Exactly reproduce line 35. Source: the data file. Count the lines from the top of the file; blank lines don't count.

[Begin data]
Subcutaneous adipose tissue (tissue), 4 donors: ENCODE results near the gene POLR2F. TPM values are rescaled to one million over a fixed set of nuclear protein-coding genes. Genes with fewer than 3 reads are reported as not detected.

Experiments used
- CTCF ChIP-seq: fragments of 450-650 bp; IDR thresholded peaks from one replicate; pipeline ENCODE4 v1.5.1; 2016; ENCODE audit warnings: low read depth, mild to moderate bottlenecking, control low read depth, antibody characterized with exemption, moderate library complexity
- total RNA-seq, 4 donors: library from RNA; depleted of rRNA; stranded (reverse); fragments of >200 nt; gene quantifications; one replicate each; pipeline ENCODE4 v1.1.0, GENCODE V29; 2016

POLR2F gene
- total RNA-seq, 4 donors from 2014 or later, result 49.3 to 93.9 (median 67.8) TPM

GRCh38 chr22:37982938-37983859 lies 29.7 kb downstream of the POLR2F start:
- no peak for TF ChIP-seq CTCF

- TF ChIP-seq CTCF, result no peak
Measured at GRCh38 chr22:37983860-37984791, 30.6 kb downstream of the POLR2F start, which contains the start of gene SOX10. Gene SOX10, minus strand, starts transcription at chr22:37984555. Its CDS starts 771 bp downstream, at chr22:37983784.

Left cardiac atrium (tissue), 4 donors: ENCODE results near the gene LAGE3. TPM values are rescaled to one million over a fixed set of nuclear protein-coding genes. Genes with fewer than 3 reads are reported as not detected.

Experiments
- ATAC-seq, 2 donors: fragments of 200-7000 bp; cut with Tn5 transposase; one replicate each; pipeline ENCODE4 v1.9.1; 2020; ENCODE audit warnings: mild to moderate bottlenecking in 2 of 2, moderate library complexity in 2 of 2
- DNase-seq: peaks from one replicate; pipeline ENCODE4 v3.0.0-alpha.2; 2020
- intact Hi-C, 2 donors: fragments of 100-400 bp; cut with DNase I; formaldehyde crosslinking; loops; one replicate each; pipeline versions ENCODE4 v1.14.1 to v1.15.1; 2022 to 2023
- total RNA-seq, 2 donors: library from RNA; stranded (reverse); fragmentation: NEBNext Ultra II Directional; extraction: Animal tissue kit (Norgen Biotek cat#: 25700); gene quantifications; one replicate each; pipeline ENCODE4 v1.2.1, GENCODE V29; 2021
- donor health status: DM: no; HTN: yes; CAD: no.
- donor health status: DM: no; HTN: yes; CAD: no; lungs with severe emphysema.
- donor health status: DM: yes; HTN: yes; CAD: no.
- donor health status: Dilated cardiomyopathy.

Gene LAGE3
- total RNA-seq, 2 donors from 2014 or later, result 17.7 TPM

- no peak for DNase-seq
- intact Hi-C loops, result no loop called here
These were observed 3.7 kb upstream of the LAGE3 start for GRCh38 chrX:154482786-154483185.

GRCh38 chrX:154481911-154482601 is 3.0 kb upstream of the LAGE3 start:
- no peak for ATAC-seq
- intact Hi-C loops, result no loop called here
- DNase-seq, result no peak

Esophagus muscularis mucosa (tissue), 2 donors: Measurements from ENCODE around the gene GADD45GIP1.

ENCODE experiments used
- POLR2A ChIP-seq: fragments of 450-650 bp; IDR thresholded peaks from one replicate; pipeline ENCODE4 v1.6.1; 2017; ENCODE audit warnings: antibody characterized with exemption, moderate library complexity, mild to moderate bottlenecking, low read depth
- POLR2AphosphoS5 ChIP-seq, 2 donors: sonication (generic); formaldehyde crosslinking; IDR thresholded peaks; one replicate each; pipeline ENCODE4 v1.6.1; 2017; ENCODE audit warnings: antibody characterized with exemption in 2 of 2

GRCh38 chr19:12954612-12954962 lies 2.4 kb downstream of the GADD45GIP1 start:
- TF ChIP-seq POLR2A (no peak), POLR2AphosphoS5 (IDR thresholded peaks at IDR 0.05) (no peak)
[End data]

- TF ChIP-seq POLR2A (no peak), POLR2AphosphoS5 (IDR thresholded peaks at IDR 0.05) (no peak)